les trois galets de Marc Averly; Turbine Hall, Tate Modern, Southbank, London** © p ward 2017

OXO – the City from the Southbank, London © p ward 2017

pavement arrangement, Shirley, London © p ward 2017

les trois galets de Marc Averly; Stonehenge, Salisbury Plain, Wiltshire** © p ward 2017

daisy earth ball; procession; Stonehenge, Wiltshire © p ward 2017

new year sunrise, Hele, North Devon © p ward 2017

no Wales today, from Hillsborough, North Devon © p ward 2017

samhain, Hele (heal), North Devon © p ward 2017

offcut composition, wood © p ward 2017

3 is better than 2 (apparently), Lynmouth, North Devon © p ward 2017

brick, Lynmouth North Devon © p ward 2017

Contisbury Head, from Lynmouth © p ward 2017

driftwood arrangement, Lynmouth, North Devon © p ward 2017

finding a temporary equilibrium, Lynmouth, North Devon © p ward 2017

with many thanks to family and friends, new and old…

© P Ward 2017


* http://www.majidziaee.com/index.php/en/

** Les Trois Galets de Marc Averly is a project by French artist Marc Averly (https://www.facebook.com/marc.averly) . He asks friends to photograph his hand formed wooden ‘galets’ in different places around the world and is compiling a fascinating and entertaining compendium of the images. Much of Marc’s work focuses on wood and trees, and he has a massive knowledge around the subject that he shares at interdisciplinary symposiums and workshops.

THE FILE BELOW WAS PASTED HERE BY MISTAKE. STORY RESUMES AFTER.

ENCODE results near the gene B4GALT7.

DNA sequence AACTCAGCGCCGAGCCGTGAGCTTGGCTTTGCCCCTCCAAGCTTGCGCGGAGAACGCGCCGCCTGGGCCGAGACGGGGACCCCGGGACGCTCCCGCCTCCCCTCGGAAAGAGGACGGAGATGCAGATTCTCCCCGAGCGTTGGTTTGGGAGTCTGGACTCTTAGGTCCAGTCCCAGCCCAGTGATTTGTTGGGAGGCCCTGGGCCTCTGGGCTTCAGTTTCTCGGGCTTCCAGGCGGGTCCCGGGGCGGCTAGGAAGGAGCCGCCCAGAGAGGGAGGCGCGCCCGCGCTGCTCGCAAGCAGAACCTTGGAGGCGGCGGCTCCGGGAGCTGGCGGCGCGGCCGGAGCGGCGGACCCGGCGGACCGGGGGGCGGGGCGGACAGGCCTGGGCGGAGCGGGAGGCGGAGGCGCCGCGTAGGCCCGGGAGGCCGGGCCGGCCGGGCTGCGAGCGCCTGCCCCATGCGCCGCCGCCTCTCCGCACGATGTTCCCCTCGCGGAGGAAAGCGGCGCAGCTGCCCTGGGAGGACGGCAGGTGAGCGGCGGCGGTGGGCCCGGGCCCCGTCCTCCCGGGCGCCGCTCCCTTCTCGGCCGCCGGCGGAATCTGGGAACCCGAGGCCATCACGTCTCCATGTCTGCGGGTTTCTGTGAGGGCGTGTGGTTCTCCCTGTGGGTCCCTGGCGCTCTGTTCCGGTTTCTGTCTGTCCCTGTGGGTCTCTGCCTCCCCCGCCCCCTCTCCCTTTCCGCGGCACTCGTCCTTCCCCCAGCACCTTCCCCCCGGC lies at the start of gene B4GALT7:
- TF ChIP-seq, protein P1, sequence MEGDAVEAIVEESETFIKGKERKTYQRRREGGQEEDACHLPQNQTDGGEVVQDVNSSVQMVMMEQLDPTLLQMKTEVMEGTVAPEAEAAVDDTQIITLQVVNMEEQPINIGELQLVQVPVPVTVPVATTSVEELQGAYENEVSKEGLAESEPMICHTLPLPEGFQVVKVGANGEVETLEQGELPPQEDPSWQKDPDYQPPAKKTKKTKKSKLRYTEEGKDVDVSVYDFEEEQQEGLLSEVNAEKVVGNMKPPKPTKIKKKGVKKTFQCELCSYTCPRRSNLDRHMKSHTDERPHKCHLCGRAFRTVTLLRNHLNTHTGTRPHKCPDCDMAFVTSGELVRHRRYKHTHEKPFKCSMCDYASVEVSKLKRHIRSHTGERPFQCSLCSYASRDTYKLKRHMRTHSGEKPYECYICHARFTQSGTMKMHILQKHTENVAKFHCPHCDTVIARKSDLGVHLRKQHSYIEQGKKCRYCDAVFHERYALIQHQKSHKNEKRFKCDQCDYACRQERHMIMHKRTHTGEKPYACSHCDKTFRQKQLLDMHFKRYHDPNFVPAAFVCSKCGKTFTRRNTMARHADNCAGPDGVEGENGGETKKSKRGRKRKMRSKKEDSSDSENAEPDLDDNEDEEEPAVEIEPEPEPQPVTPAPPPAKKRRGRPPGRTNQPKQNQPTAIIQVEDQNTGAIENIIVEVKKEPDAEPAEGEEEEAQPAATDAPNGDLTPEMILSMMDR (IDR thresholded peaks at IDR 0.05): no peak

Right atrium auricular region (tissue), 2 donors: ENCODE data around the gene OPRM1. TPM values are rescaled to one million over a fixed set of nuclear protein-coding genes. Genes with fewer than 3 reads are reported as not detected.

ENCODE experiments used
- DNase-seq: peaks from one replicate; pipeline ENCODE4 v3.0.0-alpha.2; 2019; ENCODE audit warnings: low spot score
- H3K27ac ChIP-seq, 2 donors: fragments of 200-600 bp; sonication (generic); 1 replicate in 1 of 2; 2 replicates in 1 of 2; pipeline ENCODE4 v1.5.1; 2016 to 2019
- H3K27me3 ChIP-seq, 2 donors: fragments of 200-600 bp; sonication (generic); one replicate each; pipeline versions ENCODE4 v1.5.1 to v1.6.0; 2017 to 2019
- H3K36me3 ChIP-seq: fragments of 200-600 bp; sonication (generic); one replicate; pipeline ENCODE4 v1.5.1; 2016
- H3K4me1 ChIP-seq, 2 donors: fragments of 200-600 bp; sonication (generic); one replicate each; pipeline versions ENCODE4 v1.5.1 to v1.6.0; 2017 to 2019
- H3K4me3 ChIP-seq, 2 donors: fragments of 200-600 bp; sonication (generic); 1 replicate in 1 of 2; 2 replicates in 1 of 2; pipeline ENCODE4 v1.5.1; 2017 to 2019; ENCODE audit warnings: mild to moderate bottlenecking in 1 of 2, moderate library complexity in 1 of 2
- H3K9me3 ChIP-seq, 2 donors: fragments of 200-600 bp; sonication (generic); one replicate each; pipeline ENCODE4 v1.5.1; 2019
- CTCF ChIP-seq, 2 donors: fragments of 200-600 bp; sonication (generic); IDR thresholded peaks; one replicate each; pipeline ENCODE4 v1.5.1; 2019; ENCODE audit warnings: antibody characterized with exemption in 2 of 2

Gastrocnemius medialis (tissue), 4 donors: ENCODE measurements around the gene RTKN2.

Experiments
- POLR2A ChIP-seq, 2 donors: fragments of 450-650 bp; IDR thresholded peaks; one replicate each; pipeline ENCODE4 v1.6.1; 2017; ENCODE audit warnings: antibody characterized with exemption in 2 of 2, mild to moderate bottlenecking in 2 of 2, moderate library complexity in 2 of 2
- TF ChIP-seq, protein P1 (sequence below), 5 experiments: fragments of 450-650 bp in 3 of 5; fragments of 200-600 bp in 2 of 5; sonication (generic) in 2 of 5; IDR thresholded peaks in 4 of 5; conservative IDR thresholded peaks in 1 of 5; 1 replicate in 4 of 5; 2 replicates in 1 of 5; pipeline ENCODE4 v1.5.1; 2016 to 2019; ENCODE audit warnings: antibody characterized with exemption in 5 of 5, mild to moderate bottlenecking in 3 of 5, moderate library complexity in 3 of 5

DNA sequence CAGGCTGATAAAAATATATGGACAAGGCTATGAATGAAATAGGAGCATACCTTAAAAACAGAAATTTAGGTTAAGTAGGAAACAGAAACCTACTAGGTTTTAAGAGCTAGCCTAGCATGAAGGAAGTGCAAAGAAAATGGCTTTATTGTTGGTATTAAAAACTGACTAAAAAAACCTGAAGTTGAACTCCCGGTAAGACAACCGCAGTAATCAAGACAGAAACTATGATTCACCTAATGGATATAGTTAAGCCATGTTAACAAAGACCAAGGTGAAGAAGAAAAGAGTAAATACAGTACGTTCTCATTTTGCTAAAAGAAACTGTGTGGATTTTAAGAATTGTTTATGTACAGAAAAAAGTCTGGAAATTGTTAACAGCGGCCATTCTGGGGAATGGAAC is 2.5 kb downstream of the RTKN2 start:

real time Sisters

(Samhain) 311017

.

today time returns

and darkness drags us home, amidst swirling russet leaves,

to its familiar solstice resting place

as another year quietly slips away.

 .

shadows lengthen

losing their resemblance to matter

and we descend into that underworld

of ancestors and past deities,

 .

to industry and wonder,

to miraculous machines

and steam and noise –

hell for some, power for others –

 .

weaving what was once made by hand

beneath clear open skies lit by a million stars,

connecting us to all that has been

and will ever be.

 

and the Sisters still sit

sharing their charms,

weaving mystery and fate

beyond our control or simple understanding.

 

tall chimney, Coldharbour Woollen Mill, Uffculme, Devon © p ward 2017

engine houses, bobbins and spinning machines , Coldharbour Woollen Mill, Uffculme, Devon © p ward 2017

skein maker, Coldharbour Woollen Mill, Uffculme, Devon © p ward 2017

threading the loom, Coldharbour Woollen Mill, Uffculme, Devon © p ward 2017

water wheel, Coldharbour Woollen Mill, Uffculme, Devon © p ward 2017


Last weekend I visited Dunster, a charming Medieval village in West Somerset with my family. We ‘watched’ stars inside an inflatable dome as part of Exmoor National Park’s Dark Skies program celebrating the unpolluted ‘darkness’ of the area and stayed at my brother’s cottage amongst the massive oaks and rich red soils of the Brendon Hills. On our way home we stopped off at Coldharbour Mill Museum in Uffculme, Devon, for one of their regular ‘Steam Up Days’. This restored working woollen mill is powered by water and steam engines (and electricity) and gives a fascinating insight into the ingenuity and industry involved in the production of wool and woven cloth over the last few centuries when Devon and Exmoor were one of the main centres for the wool trade in Britain. And all this on the days the clocks are turned back to solar time again and the Celtic New year begins – quite a brew for the imagination…

dunster, west somerset © p ward 2017

nettlecombe, west somerset © p ward 2017

© P Ward 2017